Paradise Lost - Obsidian

Paradise Lost Obsidian cover
Paradise Lost
Nuclear Blast Records
The title of the new Paradise Lost album had me for some inexplicable reason, hoping that at long last, the Halifax men of despair would be able to come up with a proper follow up to their early 90s material, which almost made them household names back in the day. I don’t know what caused that belief to take root, maybe the cool name, I just had a hope and a bit of a hunch.
See, if I were perfectly honest, I have hardly enjoyed a Paradise album in its entirety since the days of “Draconian Times”. There have been some good albums, some barely listenable and a plethora in between, but the swifts in style, songwriting and vocal performances, have not helped much.
I approached this sixteenth album, with some curious optimism. Sure enough the bleak lamenting acoustic intro of “Darker Thoughts” sounded promising, but it’s sudden turn into a symphonic doom piece with deathly growls, pays it no compliments and largely due to Nick Holmes way of singing. His brutal singing, which used to be quite cool, here sounds tired and forced and it feels as if his usual clean baritone would have worked far better. Whether he’s incapable of producing that or he simply doesn’t want to sing like that anymore, the issue remains and it sort of drags the median of the album with it.
“Fall from Grace” is a lot more appropriate, with its legated riffs, droney a hazy and gloomy atmosphere upon which both the beats and the varied vocal performance manage to expand, creating an interesting and engrossing composition. Holmes is not sounding the best he has done, but the style feels like a nice intermediate between “Icon” and “Draconian” eras, which are admittedly the “best times”.
“Ghost” enters with a thumbing, driving beat, but while here Holmes seems to deliver better, the song doesn’t really come together, until the riffs begin and then it still feels about ready to unravel at any given moment, probably due to the song being a few bpms faster than it should; the extra heaviness, a slightly slower tempo would afford this song, I think would make it most excellent… still it’s one of the better things the band has come up with in a while.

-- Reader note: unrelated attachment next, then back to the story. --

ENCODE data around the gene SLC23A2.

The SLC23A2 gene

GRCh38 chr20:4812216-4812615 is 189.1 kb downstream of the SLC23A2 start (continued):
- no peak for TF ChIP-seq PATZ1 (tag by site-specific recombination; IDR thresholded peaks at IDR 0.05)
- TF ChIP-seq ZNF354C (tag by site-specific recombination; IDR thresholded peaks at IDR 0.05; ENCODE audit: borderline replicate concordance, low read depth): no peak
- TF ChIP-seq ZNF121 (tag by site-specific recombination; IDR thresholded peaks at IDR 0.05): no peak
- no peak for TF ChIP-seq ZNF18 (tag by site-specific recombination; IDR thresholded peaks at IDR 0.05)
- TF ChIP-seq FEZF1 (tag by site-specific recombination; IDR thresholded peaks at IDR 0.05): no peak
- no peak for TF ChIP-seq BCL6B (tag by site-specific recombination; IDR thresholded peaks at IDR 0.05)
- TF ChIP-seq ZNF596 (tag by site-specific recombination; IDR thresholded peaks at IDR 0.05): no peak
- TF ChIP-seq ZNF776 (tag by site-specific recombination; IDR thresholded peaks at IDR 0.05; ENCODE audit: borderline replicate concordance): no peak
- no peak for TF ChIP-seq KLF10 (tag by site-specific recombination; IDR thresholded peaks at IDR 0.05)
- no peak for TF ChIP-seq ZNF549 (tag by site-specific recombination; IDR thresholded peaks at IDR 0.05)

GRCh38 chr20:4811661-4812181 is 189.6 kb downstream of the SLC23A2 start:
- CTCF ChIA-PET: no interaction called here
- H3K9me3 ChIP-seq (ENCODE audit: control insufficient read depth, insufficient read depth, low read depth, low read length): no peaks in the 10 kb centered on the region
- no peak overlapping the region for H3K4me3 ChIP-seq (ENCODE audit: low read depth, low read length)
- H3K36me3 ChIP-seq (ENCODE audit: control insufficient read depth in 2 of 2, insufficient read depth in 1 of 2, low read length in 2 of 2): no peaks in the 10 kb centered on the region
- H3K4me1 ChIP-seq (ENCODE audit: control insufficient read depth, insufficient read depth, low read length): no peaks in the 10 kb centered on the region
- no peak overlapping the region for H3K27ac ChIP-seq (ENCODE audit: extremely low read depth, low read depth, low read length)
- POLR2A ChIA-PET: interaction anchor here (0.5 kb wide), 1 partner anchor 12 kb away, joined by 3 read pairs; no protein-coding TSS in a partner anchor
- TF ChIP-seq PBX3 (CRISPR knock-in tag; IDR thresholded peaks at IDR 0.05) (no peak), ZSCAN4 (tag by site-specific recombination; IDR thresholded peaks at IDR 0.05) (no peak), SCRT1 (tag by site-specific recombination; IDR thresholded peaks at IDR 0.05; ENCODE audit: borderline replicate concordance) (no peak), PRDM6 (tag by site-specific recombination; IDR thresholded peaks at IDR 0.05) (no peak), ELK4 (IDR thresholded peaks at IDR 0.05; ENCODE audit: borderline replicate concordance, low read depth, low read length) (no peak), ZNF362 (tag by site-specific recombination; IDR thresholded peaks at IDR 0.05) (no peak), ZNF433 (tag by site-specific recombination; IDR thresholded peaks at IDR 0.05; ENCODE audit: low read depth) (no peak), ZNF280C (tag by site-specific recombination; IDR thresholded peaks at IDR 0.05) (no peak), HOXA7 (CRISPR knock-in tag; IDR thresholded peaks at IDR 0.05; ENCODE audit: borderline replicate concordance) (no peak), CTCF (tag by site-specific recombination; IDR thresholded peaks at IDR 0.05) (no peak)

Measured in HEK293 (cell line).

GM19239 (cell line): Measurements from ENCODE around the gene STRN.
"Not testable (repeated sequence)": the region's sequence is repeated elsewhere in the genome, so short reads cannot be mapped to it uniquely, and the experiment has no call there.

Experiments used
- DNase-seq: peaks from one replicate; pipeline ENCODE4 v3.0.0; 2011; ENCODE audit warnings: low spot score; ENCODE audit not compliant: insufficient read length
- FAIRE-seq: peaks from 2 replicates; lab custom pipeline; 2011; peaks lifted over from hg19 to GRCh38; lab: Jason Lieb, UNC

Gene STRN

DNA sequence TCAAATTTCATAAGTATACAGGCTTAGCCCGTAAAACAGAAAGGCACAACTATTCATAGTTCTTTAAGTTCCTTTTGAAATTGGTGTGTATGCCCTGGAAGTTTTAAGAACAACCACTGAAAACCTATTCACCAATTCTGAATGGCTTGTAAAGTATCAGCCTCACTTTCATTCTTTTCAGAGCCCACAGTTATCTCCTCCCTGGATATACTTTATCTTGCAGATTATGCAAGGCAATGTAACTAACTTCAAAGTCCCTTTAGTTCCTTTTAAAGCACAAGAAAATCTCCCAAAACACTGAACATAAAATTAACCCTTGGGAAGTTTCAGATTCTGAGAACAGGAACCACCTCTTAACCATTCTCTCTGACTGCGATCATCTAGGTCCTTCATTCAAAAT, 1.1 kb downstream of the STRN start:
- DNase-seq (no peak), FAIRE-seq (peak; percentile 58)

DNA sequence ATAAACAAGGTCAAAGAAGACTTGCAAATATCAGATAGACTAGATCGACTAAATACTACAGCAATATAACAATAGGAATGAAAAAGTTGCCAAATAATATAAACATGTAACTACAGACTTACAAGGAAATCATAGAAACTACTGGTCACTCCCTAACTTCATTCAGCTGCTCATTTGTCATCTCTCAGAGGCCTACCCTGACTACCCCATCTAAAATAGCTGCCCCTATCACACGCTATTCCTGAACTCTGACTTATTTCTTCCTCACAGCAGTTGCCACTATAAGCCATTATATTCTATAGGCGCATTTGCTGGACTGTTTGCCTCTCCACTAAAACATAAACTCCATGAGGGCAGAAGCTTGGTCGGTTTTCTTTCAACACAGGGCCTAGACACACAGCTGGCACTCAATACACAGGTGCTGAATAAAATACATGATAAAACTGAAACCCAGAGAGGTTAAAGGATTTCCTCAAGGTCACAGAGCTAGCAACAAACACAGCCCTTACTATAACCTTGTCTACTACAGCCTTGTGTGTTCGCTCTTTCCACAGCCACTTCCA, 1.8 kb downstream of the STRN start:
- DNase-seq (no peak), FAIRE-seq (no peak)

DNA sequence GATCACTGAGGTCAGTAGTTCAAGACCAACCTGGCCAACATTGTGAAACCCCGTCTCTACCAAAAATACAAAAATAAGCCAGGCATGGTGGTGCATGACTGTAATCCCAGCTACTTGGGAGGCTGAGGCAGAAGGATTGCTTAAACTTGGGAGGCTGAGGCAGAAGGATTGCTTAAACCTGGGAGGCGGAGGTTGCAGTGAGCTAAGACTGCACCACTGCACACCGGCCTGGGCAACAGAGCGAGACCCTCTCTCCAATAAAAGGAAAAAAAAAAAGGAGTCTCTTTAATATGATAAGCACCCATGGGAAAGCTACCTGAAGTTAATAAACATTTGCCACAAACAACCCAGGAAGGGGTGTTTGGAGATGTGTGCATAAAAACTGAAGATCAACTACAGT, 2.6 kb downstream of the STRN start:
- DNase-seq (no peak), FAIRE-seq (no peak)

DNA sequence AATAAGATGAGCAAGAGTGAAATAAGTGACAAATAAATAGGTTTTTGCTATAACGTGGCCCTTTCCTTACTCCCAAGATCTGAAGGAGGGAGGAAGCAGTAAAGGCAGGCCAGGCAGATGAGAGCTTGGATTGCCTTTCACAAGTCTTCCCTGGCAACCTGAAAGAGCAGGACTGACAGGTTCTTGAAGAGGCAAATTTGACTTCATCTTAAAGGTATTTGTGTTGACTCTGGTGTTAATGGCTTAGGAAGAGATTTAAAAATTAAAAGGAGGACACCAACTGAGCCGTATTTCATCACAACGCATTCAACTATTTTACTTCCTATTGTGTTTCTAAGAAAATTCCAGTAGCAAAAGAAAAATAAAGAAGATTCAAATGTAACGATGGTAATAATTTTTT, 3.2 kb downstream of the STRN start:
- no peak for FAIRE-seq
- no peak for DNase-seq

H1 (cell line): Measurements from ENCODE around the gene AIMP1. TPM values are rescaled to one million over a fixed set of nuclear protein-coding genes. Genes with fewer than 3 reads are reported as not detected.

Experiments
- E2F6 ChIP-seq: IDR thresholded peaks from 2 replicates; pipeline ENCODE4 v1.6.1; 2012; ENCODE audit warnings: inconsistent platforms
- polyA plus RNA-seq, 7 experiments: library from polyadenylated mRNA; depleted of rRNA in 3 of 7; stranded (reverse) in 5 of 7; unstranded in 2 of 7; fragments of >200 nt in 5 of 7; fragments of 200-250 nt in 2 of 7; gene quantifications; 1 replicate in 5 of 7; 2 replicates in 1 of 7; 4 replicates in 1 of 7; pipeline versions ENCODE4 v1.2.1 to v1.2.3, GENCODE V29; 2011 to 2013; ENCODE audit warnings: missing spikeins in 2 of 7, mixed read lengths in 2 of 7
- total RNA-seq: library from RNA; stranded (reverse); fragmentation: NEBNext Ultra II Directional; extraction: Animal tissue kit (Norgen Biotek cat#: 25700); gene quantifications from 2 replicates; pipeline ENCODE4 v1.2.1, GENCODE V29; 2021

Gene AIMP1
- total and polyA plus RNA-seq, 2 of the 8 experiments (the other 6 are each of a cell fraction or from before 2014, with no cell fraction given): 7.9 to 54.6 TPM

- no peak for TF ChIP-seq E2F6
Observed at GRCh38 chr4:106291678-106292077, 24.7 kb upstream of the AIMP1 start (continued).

“The Devil Embraced” sees Holmes attempting a different style, cleaner gothic, with unnecessary growly moments also, over an overall lighter track… the initial promise is somewhat betrayed as the fairly interesting chorus is probably delivered in the most flat and unenthusiastic way, as if it were a bad verse.
“Forsaken” has the heavier riffs and the right atmosphere and Holmes almost gets on with the rest of it, for a track that back in the day might have been a nice b-side. Decent, but not great.
I will admit that I loved the punishing and persistent riff of “Serenity” and it could have really stayed with me, if not for the uninteresting harsh vocal performance by Holmes that neither sounds menacing or as lamenting as his clean singing can.
“Ending Days” might be overall softer, with the guitars dominating its middle, but at least feels as a song with some purpose and a proper climax and release. Which shouldn’t have been so hard to do.
“Hope Dies Young” feels decidedly 90s – as if something that the band could have done between “Shades” and “Icon”, which again is probably the stuff the vast majority of people might be craving from the band.
“Ravenghast” has some interesting riffs, but while the baritone singing parts are fine, the throaty portions that precede them and intertwine, are almost comical; they’re meant to sound grim and evil and they simply fail to convey that sentiment.
“Hear the Night” is in the right direction in many ways, but feels rather basic and underdeveloped and the vocals again are the main source of discontent and disappointment.
“Defiler” might have passed as something that could have come out shortly after the band’s debut, but thirty years down the line, other than a nice lead, it sounds misguided.
Overall an average album, with a cool title and a couple of great songs. It contains a bunch of songs that could have been salvaged and be shaped into decent tracks and a few others that don’t really go a long way towards expanding the band’s much tarnished legacy. Reading some near perfect reviews online, I wonder if the people writing them are wool eyed fanboys/girls, people on a promoter’s payroll or people that must have listened to an entirely different album. Fair… but fair is not great.